The CLiF team recently met to discuss the pool of applicants for our 2023-2024 Rural Library grant, and to select this year’s recipients. This grant is designed to help small-town libraries in Vermont and New Hampshire create excitement around reading, increase circulation, and strengthen relationships with the communities they serve.
One component of the application is a narrative from the librarian that outlines their goals for children’s literacy programming and the ways in which the grant will impact their efforts. Here are a few excerpts:
“Our annual book budget is pitiful, and our collection of children’s books needs to be increased and updated to reflect a more inclusive, equitable, and culturally responsive group of students.”
“Parents are also reticent to come into the library, especially if they have low literacy skills themselves. CLiF storytellers and book giveaways help to provide a fun and relaxed low-key atmosphere to get families into the library for the first time, and then we can work to get them to come back.”
“The grant will get kids excited about the library and reading. That is the most important step to get kids to ask their parents to bring them to the library.”
“One of the challenges I have faced since starting my position here in 2021 is the lack of diversity in our collection. In the past we have had to rely on book donations to add new (used) children’s books. Many of our nonfiction resources are now outdated and need to be updated, which this grant would help us with.”
“[S]ince we had to close during the height of the pandemic, the core groups that used to come here have aged out of high school, and so the younger kids that would have followed their older siblings or friends don’t know that this is an option for them anymore. This grant would help reestablish a connection with those younger kids to reinforce the idea that the library is a place for them if they want it to be.”
We had many tough choices to make this year, as we received more deserving applications than we could fund. However, we could not be more excited about our latest group of partners, some of whom we’ve worked with in the past, and others who are new to CLiF. Congratulations to our ’23-’24 Rural Library recipients! We look forward to supporting your efforts.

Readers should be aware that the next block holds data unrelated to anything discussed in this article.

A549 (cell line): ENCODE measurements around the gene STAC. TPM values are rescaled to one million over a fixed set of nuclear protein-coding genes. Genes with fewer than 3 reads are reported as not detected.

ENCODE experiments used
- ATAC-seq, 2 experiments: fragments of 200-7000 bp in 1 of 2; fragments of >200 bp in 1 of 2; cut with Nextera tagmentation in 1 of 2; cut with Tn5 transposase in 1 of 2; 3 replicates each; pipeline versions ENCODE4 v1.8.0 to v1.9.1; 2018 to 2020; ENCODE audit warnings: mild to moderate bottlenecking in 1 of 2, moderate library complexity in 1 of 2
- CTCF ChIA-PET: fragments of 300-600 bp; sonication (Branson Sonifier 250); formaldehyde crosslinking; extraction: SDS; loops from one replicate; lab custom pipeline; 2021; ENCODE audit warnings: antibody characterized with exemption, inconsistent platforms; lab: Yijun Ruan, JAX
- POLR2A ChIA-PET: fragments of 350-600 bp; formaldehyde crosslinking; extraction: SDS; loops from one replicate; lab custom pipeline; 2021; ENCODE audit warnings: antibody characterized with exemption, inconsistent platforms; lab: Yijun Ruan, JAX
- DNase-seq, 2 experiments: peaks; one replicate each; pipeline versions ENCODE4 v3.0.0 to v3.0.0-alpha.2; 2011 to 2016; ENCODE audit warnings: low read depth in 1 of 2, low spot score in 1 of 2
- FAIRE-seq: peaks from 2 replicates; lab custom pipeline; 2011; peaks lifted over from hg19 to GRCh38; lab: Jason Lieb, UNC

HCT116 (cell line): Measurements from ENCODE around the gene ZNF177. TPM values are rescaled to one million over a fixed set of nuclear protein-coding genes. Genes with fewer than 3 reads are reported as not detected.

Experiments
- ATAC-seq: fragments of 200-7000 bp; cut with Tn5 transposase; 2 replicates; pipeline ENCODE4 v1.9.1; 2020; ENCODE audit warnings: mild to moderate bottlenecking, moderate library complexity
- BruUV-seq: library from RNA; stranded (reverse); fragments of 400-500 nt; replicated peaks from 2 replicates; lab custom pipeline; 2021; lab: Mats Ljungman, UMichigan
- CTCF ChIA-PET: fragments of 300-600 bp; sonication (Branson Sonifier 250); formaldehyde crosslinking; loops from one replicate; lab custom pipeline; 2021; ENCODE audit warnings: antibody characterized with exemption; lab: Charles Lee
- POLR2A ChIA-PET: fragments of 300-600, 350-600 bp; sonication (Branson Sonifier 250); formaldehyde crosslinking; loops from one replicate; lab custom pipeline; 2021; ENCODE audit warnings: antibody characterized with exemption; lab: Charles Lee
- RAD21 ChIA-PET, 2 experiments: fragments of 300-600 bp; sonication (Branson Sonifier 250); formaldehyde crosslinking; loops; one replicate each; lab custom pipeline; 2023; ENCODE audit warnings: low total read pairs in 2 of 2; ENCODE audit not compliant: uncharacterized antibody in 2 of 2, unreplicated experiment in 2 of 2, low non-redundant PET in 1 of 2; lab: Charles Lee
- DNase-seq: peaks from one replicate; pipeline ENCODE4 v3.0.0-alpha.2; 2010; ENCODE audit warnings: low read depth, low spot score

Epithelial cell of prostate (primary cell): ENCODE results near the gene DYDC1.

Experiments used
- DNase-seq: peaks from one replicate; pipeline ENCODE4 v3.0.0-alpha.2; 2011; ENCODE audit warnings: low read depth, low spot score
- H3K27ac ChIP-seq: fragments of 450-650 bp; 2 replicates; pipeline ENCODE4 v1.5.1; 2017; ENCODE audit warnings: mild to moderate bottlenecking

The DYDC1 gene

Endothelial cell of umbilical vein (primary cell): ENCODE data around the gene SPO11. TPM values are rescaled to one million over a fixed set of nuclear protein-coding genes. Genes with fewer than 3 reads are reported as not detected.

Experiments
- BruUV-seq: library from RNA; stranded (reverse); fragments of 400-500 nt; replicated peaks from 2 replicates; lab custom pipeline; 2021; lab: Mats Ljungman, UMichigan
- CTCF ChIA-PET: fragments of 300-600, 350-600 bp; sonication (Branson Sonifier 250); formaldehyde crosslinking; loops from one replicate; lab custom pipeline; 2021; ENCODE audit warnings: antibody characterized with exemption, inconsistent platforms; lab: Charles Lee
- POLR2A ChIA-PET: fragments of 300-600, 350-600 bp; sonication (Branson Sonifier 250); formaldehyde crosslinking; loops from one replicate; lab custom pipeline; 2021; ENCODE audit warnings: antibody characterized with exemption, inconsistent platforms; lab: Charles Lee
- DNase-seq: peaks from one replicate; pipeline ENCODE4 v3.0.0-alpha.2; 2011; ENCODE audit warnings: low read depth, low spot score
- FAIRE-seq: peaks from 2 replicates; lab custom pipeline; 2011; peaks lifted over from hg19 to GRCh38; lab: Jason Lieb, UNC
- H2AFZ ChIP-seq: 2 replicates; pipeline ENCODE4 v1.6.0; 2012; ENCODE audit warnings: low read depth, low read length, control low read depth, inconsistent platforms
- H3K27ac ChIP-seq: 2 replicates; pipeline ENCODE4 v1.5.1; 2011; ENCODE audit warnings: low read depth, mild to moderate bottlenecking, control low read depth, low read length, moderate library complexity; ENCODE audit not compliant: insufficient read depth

Below is the release we shared with members of the press:
Waterbury Center, VT: Twelve public libraries in Vermont and New Hampshire are recipients of the 2023-2024 Rural Library grant awarded by the Children’s Literacy Foundation (CLiF). The grant provides $2,500 in new children’s books for the public and local school libraries, literacy programming events, storytelling sessions, book giveaways, and more.
The grantees are:
|Alden Balch Memorial Library in Lunenburg, VT|
|Allenstown Public Library in Allenstown, NH|
|Fairlee Public Library in Fairlee, VT|
|Harrisville Public Library in Harrisville, NH|
|Lawrence Memorial Library in Bristol, VT|
|Maclure Library in Pittsford, VT|
|Marc A. Hurzeler M.D. Library in Jefferson, NH|
|New Durham Public Library in New Durham, NH|
|Olivia Rodham Memorial Library in Nelson, NH|
|Patten Library in North Haverhill, NH|
|Rochester Public Library in Rochester, VT|
|Sheldon Municipal Library in Sheldon, VT|
“CLiF’s Rural Library grant program is a wonderful way to support libraries by generating awareness and enthusiasm through in-person events and book giveaways for local children,” said CLiF Program Manager Cassie Willner. “In addition, we know how important it is to help small libraries update and diversify their children’s book collections.”
Awarded annually to selected public libraries in the Twin States, CLiF’s Rural Library grant is designed to help small-town libraries create excitement around literacy, update their collections, increase circulation, and strengthen community ties.
“Libraries are a vital community resource, and a big part of this grant is about helping children and the adults in their lives become better acquainted with all that their local library has to offer,” CLiF Executive Director Laura Rice said. “CLiF bolsters librarians’ community outreach efforts by providing funding for new books, literacy events, and other creative initiatives.”
Each of the chosen sites will receive two storytelling performances hosted by CLiF’s professional presenters, new books for the public library, new books for the local elementary school library, a mini-grant for library family programming, and new books for children to choose and keep.
“This was a competitive grant year with more applicants than we could fund, and the interest in the grant shows that small public libraries are coming out of the pandemic eager to reconnect with their communities and boost engagement around reading,” Willner said.
To be considered for the grant, libraries must be located in New Hampshire or Vermont towns with a population of 5,000 or less, and show demonstrated need. Since 1998, CLiF has partnered with approximately 90 percent of libraries in both states that fall into that category.